SPOILER ALERT: Don't read ahead if you haven't watched Doctor Who series 8, episode 2: Into The Dalek
Steven Moffat has never shied away from literal titles, so as many of you probably guessed the second episode thrust Clara and The Doctor quite literally 'Into The Dalek.'
Daleks are Doctor's greatest nemeses. Yet this episode treated us to a narrative that is not entirely new, or original. We've seen morally compromised Dalek's before, a trait that the Doctor never put much stock in. This episode's main purpose was to cement a narrative in which Doctor finally sees a glimmer of hope in the Dalek vs Timelord war that doesn't end in the total annihilation. The 50th anniversary set up a long term goal for the Doctor. His journey going forward was meant to focus on restoring Gallifrey, however in the first two episodes of series 8, his behavior is hardly in line with that.
When the Doctor faced off with the Clockwork Robot in the season premiere, he very clearly stated that there was no such thing as "promised land." In this episode he has a similarly bitter moment after discovering that the only reason that this Dalek was acting good was because of radiation poisoning. I'm not quite sure what to make of this new Doctor yet, right now he just seems like a mean, old man, who is pretty difficult to identify with.
'Into The Dalek' shined an odd light on Doctor's new personality. Long gone are the days of the 11th Doctor charmingly bonding with children, talking down homicidal aliens with empathy or cold logic. The 12th Doctor is kind of a jerk and not at all apologetic about it. The Doctor is supposed to be brilliant, have all the angles figured out, and above all he is never supposed to just give up on anyone. Looks like Moffat is eagerly tossing all the things the Doctor is "supposed" to be out the window. We can only hope that the result is not a repeat of series 7.
In 'Into The Dalek' the companion does pretty much all the work, while the Doctor stands by sulking and criticizing Clara's appearance. Was a dialogue about Clara's hips really necessary?
It seems like Moffat is basically trying to make us dislike the Doctor. The show runner's intent may be to corner his audience into an emotional conflict similar to the Doctor's own identity crisis, but so far all of it comes off forced and manipulative.
There has been an interesting shift in the center of the story. The last two episodes have made the companion feel very much like the protagonist. 'Deep Breath' was all about Clara's acceptance of the Doctor, while 'Into The Dalek' was prominently about her stepping up to great challenges and saving the day. To Moffat's credit, throughout the whole episode I cared a lot about Clara's adventure, in fact I cared about her story so much that the Doctor's narrative conflict felt like a total imposition. I'm not saying I want to see a return to a flat, uninteresting companion, but I think Moffat is struggling to find a balance in having an engaging surrogate for the audience. The show is after all called 'Doctor Who.'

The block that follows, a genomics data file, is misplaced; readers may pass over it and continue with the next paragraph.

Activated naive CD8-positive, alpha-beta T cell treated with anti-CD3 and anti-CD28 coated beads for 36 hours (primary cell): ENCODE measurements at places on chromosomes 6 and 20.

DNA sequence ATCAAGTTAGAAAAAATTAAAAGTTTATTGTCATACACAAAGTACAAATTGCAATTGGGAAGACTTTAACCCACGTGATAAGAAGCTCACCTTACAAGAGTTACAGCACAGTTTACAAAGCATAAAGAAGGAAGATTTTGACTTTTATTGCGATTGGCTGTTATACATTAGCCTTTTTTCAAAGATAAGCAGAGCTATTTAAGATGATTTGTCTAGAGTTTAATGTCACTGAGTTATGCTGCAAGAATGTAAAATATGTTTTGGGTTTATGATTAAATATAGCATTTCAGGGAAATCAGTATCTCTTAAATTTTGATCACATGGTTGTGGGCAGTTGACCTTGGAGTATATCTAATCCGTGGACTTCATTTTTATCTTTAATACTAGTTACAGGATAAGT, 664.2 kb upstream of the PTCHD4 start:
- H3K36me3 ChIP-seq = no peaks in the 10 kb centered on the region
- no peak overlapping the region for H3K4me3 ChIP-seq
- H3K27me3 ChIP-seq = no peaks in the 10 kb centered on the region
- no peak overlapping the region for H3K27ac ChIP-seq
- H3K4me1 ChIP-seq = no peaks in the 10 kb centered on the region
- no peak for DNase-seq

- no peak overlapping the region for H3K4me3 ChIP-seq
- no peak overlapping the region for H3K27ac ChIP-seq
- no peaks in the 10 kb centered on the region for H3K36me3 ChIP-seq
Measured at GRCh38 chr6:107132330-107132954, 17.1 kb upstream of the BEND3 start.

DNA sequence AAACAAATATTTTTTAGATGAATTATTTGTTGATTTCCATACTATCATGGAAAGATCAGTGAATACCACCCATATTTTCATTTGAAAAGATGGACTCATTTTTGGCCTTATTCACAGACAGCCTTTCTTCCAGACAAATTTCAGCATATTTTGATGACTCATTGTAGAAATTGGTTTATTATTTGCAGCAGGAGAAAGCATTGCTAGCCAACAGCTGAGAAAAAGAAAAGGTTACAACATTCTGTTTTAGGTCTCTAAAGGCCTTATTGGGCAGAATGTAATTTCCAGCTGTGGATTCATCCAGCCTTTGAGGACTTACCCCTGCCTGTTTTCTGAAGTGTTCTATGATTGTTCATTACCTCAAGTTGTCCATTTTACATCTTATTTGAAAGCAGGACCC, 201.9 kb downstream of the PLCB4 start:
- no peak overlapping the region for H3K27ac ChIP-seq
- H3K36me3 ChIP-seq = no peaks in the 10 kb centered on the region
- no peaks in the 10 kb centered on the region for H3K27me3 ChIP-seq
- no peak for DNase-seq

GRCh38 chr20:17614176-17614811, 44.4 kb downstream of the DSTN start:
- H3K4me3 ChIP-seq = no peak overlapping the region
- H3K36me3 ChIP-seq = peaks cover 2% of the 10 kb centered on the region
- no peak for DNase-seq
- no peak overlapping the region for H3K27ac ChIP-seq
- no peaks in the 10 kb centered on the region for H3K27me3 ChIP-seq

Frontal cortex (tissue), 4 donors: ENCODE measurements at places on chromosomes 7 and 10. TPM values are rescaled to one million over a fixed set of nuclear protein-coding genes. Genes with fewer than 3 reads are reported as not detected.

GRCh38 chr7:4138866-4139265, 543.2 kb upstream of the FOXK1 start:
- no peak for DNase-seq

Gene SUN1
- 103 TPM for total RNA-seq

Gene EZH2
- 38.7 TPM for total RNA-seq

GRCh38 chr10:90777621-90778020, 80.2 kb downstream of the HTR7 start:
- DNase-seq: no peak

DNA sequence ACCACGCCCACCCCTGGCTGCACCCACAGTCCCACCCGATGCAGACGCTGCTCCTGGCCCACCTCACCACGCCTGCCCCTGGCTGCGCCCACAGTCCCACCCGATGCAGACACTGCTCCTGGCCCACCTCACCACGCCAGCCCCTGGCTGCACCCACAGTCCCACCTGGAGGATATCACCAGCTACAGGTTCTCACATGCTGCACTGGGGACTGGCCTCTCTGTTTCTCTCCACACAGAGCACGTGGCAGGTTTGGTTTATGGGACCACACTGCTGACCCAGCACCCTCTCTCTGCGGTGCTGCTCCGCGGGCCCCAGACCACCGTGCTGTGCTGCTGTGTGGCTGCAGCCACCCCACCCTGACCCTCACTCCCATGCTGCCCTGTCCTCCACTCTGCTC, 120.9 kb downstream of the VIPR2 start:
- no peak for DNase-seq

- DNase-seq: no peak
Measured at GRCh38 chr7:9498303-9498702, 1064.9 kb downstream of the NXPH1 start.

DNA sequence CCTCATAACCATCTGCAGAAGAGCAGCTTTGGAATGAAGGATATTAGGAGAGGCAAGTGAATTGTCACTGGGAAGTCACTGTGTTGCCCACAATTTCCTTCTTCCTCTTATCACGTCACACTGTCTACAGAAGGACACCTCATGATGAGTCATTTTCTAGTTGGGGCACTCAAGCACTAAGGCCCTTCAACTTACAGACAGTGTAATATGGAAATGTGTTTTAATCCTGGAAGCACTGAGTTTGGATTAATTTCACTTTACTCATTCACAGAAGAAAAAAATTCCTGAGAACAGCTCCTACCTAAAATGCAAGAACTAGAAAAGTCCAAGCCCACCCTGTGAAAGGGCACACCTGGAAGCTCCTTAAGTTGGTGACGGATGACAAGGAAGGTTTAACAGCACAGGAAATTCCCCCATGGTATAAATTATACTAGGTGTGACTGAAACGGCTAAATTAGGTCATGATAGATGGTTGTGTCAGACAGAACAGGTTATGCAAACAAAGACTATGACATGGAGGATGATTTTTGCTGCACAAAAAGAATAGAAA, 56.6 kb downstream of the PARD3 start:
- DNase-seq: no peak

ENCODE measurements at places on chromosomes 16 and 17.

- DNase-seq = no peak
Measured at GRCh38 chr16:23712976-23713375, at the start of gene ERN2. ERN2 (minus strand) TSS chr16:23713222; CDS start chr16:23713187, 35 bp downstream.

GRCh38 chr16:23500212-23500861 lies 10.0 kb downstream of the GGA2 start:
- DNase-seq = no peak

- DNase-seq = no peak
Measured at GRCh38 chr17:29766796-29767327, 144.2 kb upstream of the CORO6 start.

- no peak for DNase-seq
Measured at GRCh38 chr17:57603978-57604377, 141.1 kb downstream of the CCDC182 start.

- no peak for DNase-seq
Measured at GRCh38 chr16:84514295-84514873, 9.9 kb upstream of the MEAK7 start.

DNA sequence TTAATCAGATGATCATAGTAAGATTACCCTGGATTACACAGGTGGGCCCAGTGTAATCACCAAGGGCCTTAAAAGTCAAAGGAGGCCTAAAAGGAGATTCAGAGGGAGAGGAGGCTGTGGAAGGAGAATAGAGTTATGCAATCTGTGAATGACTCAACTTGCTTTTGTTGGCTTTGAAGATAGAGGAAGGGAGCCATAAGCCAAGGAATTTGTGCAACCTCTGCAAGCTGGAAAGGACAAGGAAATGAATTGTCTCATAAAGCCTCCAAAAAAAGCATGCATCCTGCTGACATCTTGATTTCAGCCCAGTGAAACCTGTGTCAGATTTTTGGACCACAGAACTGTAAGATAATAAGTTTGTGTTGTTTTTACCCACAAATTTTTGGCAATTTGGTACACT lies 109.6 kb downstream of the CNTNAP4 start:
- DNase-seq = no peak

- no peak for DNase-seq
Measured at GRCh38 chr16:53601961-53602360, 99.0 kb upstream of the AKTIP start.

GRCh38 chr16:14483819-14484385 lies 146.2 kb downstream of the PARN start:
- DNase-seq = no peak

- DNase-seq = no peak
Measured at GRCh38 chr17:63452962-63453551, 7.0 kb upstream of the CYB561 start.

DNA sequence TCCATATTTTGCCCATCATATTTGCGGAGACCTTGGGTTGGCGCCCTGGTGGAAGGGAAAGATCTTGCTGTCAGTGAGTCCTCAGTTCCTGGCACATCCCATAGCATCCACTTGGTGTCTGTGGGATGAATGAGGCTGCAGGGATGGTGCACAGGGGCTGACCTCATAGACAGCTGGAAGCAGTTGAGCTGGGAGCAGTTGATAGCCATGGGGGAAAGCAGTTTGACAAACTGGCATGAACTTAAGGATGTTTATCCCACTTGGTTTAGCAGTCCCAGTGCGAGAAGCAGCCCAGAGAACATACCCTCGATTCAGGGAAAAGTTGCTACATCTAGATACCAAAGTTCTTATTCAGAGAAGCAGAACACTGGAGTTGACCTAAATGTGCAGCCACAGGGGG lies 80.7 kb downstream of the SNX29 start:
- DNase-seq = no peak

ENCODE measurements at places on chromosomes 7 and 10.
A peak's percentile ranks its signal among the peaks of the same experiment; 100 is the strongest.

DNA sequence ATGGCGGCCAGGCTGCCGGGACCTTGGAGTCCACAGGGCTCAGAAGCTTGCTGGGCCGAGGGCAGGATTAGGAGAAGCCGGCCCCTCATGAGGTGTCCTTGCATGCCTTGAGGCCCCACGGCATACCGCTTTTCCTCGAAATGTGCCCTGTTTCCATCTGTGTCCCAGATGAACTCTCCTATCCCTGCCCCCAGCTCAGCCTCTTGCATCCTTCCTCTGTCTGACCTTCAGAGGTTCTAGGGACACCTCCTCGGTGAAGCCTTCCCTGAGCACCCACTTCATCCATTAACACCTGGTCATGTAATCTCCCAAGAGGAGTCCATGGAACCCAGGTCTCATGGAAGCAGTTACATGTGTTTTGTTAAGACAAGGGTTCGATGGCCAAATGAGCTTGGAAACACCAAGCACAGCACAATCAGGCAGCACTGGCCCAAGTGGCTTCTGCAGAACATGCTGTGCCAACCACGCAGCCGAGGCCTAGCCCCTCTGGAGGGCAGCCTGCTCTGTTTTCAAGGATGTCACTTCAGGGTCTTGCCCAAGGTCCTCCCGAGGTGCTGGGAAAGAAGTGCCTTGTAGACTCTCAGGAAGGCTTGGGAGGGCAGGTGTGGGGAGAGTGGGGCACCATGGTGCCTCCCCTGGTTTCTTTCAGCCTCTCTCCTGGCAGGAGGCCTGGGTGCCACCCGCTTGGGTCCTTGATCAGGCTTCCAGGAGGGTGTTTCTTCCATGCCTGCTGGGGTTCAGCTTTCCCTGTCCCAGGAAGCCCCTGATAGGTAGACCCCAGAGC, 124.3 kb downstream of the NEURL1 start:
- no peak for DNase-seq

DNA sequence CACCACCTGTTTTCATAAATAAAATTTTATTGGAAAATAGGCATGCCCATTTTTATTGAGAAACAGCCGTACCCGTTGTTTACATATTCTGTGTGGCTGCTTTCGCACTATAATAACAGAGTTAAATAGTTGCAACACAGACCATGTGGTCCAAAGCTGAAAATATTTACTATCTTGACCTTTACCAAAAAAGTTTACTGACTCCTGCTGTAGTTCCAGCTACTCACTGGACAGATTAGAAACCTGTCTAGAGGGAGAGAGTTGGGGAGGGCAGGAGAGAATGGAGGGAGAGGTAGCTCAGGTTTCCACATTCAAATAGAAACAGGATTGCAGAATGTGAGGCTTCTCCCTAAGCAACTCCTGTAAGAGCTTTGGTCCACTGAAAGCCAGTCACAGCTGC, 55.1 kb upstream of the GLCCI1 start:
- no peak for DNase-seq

In 'Deep Breath' Strax mentions that Clara is 27 years old. She first met the Doctor in her true incarnation when she was 21, as suggested by 'The Bells Of Saint John'. Having traveled with the Doctor for about 6 years, we can see her evolution from a technologically incompetent nanny to a total badass with sass. She is more confident, incisive about alien tech and is increasingly acting as moral compass for a 2 thousand year old Timelord who is long past all sanity. Yet, when depicting Clara's earth life the only aspect we're focused on is a romance.
You'd think a woman who has traveled the galaxy, saving the Doctor thousands of times, would have something more interesting to do than hackle a guy for a date.
Having an older man step into the Doctor's shoes was supposed to eliminate the forced romantic tensions that dominated so many of Tennant/Smith's story lines. I don't want to be prematurely pessimistic, Clara and Danny Pink's chemistry looks pretty fantastic. I'm simply concerned that in Moffat's hands, Clara may soon shift trajectory from being a cool, relatable, maturing character back into a manic pixie dream girl.
Overall, 'Into The Dalek' was a strong episode. I really enjoyed the old school lo-fi feel of the set design. The season has been keeping it's promise of returning to show's roots. The entire episode was tense, thrilling and quite scary.
We were treated to more of Missy and "Paradise." It appears that she is following the Doctor quite closely, picking up people who have "died" around him as she goes. The most intriguing aspect of that mystery is it's moral ambiguity. It's not yet clear if Missy is a villain. After another viewing of 'Deep Breath' I'm actually wondering if Missy is somehow connected to the Dinosaur that tragically perished in the heart of London. Her wording and odd mannerisms strongly call back to the Doctor's conversation with the Dinosaur at the beginning of the episode.
I'm curious to see how the show goes forward. A lot of ground work is being laid, especially with Doctor's unexplained prejudice against soldiers. That will obviously play into his dynamic with Danny and Clara. In the meantime we can just stare at this gif on repeat.